I'm feeling conflicted about Clinton or Obama, although it might be that at this point the fact is that I'm going to follow the bandwagon either way and no sense agonizing. I'd be thrilled to elect either of them. If the vote was today I'd go with Clinton. It occurred to me that my long-term perspective on US elections is something that I have to share.
The first election I remember on an emotional level is 1968. My father went with Humphrey as a loyal Democrat, but my mother was so alienated by the Vietnam War that she couldn't bring herself to vote for HHH, and went with Eugene McCarthy instead, and my oldest sister, off to the University of California at Santa Cruz in the fall of 1968 as an 18-year-old freshman from Kansas (imagine that!) went "clean for Gene" as well. Richard Nixon won the election by the very narrowest of margins. For me, going to high school during Nixon's so-called "Vietnamization" (eg withdrawal of US ground forces) the bombing of Cambodia, the Christmas Bombing, etc., when so many students didn't even process that the war was still going on, was my formative political experience of the early 1970s. In 1972 the Democrats lost on the war and security again with the anti-war candidate McGovern. Then as now the Republican administration succeeded in making the ongoing war "palatable" to the public.
In 1971 the 26th Amendment, giving 18-year-olds the right to vote, was adopted, and in 1976 I turned 18 and cast my first vote, for Jimmy Carter. It would be another 16 years before I would cast another winning vote.
In 1980 Reagan defeated Carter largely on national security, and specifically Reagan ran a hard line on Iran, which was holding the American hostages from the revolution of 1979. Does everyone forget these things? Iran was driving our election 28 years ago. Carter was weakened by a challenge from Ted Kennedy and by the independent candidacy of John Anderson, and I spent that one trying to talk people into supporting the Democratic front runner.
A really important election for me was 1988. That was of course the year of Jesse Jackson's spectacular primary candidacy, when he took 25 percent of the delegates to the Democratic convention and assembled his family onstage. I drove down to Denver from Boulder with a friend to see him. Unfortunately I had agreed to be a precinct captain for Mike Dukakis, and so I organized us five Dukakisites in a back bedroom of the caucus house while the overflow crowd of Jackson supporters spilled out of the living room onto the lawn. But political commitments are real commitments after all. In 1992 I was still smarting from that one (feeling I should have gone for Jackson, and 1984 and 1988 were the dismal nadir of Democratic defeats during the Reagan era), and so I voted for Jerry Brown in the caucus, and Colorado was one of Gov. Moonbeam's major victories that season in fact, although I became disenchanted with Brown soon.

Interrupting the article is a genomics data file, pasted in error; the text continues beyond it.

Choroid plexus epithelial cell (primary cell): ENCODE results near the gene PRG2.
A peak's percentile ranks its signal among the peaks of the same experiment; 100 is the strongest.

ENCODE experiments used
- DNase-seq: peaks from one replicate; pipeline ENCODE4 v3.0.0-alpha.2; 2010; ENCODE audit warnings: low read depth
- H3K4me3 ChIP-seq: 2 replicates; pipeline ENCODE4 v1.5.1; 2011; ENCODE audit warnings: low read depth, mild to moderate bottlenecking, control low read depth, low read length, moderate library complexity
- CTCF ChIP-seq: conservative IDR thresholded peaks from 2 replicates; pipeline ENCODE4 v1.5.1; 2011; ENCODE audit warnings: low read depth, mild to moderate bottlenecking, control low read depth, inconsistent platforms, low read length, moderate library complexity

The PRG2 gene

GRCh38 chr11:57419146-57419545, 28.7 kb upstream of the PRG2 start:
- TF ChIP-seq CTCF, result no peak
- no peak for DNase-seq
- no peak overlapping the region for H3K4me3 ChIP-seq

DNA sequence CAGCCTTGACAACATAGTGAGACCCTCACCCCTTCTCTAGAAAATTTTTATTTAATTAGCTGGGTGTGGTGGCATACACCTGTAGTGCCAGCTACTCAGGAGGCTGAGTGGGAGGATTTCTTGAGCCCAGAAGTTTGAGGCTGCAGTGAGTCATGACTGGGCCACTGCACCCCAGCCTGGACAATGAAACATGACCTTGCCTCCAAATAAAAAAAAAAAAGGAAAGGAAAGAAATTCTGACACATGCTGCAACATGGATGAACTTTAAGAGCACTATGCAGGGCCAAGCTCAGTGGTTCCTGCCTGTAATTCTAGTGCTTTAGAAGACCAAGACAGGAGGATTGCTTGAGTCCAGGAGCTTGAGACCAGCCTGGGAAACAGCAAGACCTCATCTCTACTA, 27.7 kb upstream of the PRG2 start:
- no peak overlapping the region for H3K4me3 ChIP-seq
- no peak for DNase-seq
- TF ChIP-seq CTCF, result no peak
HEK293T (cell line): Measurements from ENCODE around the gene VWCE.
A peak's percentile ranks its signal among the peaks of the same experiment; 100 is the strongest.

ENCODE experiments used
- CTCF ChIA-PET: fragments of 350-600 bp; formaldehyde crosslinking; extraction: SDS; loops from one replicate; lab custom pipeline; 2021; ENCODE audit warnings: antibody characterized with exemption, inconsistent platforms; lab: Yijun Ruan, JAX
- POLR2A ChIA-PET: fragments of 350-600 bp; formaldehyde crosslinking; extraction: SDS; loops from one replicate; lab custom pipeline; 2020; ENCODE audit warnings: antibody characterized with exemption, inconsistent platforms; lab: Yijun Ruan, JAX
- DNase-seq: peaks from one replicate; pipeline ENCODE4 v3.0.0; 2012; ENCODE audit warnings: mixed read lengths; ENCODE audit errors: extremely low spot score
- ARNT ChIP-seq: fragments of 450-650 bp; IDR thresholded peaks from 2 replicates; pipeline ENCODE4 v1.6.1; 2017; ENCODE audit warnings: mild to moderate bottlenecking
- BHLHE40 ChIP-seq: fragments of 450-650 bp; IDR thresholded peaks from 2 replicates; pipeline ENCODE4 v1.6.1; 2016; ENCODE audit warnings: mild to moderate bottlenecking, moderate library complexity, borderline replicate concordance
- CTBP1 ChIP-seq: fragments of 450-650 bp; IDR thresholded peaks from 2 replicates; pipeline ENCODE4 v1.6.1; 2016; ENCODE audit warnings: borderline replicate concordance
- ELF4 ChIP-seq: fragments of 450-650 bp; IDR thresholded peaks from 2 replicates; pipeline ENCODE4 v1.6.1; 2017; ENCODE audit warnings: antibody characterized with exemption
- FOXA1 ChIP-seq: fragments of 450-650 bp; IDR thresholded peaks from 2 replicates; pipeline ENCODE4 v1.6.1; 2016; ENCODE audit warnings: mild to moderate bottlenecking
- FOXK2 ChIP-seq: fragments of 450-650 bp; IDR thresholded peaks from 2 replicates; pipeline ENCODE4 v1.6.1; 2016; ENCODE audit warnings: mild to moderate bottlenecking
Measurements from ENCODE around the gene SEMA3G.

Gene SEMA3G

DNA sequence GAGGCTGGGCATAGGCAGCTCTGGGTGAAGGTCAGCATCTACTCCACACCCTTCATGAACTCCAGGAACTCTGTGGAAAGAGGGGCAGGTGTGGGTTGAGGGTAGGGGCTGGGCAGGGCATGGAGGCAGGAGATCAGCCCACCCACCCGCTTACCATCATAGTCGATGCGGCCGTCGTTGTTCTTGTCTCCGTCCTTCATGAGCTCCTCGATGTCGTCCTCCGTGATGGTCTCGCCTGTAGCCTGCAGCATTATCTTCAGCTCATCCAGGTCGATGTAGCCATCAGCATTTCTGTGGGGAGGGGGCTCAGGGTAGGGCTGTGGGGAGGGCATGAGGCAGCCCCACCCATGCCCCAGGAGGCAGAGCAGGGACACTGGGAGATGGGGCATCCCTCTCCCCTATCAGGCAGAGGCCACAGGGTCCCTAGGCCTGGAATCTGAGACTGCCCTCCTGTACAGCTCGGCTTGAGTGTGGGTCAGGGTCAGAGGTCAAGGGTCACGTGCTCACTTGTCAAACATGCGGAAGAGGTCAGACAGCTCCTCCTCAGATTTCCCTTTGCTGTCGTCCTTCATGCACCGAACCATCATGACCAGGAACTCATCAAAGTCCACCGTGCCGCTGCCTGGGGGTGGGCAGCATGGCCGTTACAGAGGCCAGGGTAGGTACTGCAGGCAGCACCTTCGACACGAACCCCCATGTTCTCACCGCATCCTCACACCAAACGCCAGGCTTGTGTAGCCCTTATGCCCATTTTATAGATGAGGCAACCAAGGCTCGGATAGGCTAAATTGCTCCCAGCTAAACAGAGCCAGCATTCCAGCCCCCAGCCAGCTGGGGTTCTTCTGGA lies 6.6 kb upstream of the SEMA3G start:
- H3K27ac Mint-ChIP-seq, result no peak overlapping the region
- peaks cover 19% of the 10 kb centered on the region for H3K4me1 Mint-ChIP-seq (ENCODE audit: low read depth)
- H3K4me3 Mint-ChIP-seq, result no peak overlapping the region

Meanwhile I have loved voting for Bill Clinton in 1992 and 1996, two administrations worth of progressive taxation, middle class interests, civil rights in the judiciary, debt-hawkishness. Yes, thank you, I wouldn't mind some more of that. (1992 was yet another election that I spent trying to talk well-intentioned people out of chasing the butterfly of a third-party campaign, Ross Perot's.)
Nostalgia for the 90s, you say? I'm nostalgic for winning the election. (I'm also nostalgic for voting. How's that again? I moved to Puerto Rico in 1996. As a US citizen resident in Puerto Rico, I do not have the right to vote for the president. Nor do I have a senator or congressional representative. Did you know that the USA has second-class citizens? I'm one). I supported Gore and I was disappointed that he didn't run Clinton into areas that he might have helped, one of a dozen ways that Gore lost that election that he won. I supported John Kerry forever in 2004, but I wobbled when Dean surged in December 2003. I sent in a check to MoveOn, you know. But the people didn't lead the leaders, although they were starting to, and I continue to be a fan of Dean and the things he's doing to make the party more grassroots and populist. Meanwhile Kerry was strike two, the second failure in elections that the Democrats easily could have won, and not only that but it was a classic national security election for the Republicans, "The Democrats are peaceniks and they won't protect you." So I really don't want us to swing strike three.
So here I sit. Part of my heart wants to go with Obama, but I'm still thinking that Clinton is the better bet. But you have to understand that for an old party loyalist like me, it's all about winning the election. So the important thing is that we all end up behind whoever the Democratic nominee is and push. That's why I'm so against Nader now, and why I'm glad Edwards had the grace to get out of it after South Carolina: I hate spoilers.